These speeches have correctly pointed out multiple aspects of China’s international behavior—including within the United States—that are cause for deep concern and demand American vigilance and a firm and competitive US response. The Chinese government and the Chinese Communist Party have “invested billions of dollars into overseas propaganda efforts” and they influence or control “nearly every Chinese-language news outlet in the US.” Their agents are hacking into American databases to steal information that they can use “to target, to flatter, to cajole, to influence, to coerce, and to even blackmail individuals to say and do things that serve the Party’s interests.” China conducts economic and cyber espionage and “malign foreign influence” operations that include “subversive, undeclared, criminal, or coercive attempts to sway our government’s policies, distort our country’s public discourse, and undermine confidence in our democratic processes and values.” “Chinese diplomats also use both open, naked economic pressure and seemingly independent middlemen to push China’s preferences on American officials.” And in all of this Beijing is “doing all it can to exploit the openness of our [system] while taking advantage of its own closed system.” (We can assume that the Chinese Consulate General in Houston has been engaged and/or complicit in all these activities.) Finally, it is also correct to say that China seeks to “leverage the immense power, productivity, and ingenuity of the Chinese people” in its competition with the United States for global “economic and technological leadership.”
But these speeches have also gone beyond this to include assertions about the nature and scope of China’s ambitions that frankly are not supported by persuasive evidence. Although it is probably true that Beijing would like to “surpass the United States as the world’s preeminent technological superpower” and “make the world safe for dictatorship,” it is not approaching this as a winner-take-all existential contest. Chinese leaders are smart enough to recognize that exclusive global domination, even it were an achievable goal, would not be sustainable and thus could not guarantee China’s security or its interests. Recognizing that pursuing it would instead almost certainly be counterproductive, it is much more likely that they are prepared to pursue and settle for something less. Consequently, they are not trying “to remake the world according to the CCP,” because a “world safe for dictatorship” would not require the destruction of all other forms of government. Similarly, there is little evidence to support the assertion that China seeks to “become the world’s only superpower by any means necessary.” Nor is it correct to state that China is “waging this fight not through legitimate innovation” and “not through fair and lawful competition.” This equates all Chinese behavior with a malign subset of it; surely some of it is legitimate, fair, and lawful.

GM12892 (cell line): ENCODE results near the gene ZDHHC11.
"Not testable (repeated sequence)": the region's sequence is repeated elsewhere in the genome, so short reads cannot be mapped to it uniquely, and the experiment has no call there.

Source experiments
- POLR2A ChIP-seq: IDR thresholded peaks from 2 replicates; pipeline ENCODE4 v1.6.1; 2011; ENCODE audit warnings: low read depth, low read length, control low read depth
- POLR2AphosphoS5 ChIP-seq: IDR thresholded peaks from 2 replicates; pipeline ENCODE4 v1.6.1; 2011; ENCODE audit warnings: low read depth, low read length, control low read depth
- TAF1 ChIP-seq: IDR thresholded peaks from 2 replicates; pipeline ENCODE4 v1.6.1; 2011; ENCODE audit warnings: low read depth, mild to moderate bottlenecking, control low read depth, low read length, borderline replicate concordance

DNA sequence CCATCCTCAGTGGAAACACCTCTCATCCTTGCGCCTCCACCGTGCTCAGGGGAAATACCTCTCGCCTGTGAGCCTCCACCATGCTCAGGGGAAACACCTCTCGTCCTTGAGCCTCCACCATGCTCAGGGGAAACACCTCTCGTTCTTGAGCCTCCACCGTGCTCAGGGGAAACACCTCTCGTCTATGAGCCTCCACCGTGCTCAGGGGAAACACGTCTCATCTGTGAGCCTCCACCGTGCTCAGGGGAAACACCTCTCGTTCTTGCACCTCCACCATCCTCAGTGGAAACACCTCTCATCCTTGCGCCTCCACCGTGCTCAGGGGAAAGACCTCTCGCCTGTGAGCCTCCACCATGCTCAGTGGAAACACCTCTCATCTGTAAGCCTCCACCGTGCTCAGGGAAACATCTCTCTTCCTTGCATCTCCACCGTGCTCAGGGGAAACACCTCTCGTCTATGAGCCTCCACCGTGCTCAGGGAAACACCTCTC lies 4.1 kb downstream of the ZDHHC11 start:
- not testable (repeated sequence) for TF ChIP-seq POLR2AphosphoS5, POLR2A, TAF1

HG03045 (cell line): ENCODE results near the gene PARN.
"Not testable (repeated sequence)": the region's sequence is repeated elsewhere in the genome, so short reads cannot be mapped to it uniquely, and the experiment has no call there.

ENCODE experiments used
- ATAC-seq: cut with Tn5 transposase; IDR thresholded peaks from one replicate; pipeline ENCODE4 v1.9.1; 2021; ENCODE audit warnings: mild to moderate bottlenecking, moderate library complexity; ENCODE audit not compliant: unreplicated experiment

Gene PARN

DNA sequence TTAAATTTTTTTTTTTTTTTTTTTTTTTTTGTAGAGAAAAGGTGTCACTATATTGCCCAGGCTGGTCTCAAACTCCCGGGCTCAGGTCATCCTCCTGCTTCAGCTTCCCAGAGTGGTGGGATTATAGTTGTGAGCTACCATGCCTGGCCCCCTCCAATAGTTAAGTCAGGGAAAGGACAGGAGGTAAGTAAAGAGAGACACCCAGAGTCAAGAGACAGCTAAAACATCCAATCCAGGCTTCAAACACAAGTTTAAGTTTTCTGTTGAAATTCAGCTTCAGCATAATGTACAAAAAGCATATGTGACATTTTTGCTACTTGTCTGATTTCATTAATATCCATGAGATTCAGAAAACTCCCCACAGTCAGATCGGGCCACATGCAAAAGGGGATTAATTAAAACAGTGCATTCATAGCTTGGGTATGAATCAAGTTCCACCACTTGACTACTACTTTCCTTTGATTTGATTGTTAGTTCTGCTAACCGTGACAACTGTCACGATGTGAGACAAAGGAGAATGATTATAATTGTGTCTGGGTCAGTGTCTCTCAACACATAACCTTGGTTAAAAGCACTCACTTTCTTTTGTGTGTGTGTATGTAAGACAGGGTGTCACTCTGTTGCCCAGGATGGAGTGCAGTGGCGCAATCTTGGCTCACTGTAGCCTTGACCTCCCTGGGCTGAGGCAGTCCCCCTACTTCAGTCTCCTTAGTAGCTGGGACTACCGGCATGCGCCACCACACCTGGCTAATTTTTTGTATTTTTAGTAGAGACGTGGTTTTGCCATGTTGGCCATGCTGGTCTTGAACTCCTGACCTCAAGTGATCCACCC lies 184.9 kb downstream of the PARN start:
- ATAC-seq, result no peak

The bottom line is that there are in fact limits on Beijing’s ambitions and on what it will do in pursuit of them. But acknowledgment or even consideration of this does not seem apparent in the Trump administration’s portrayal of the challenge that China represents, and in some of the actions that it is taking to confront that challenge. Moreover, the administration is probably miscalculating both its leverage in forcing Beijing to alter its behavior, and its ability to control a potential escalatory cycle in the relationship. Closing the Chinese consulate in Houston may succeed in making a point and in closing off one vehicle for malign Chinese behavior. Unfortunately, it also symbolizes a closing off of channels of U.S.-China communication—at a time when strategic dialogue and mutual understanding are most needed—and an accelerated race to the bottom in U.S.-China relations.
Paul Heer is a Distinguished Fellow at the Center for the National Interest dealing with Chinese and East Asian issues. He served as National Intelligence Officer for East Asia from 2007 to 2015. He has also served as Robert E. Wilhelm Research Fellow at the Massachusetts Institute of Technology’s Center for International Studies and as Adjunct Professor at George Washington University’s Elliott School of International Affairs. He is the author of Mr. X and the Pacific: George F. Kennan and American Policy in East Asia (Cornell University Press, 2018).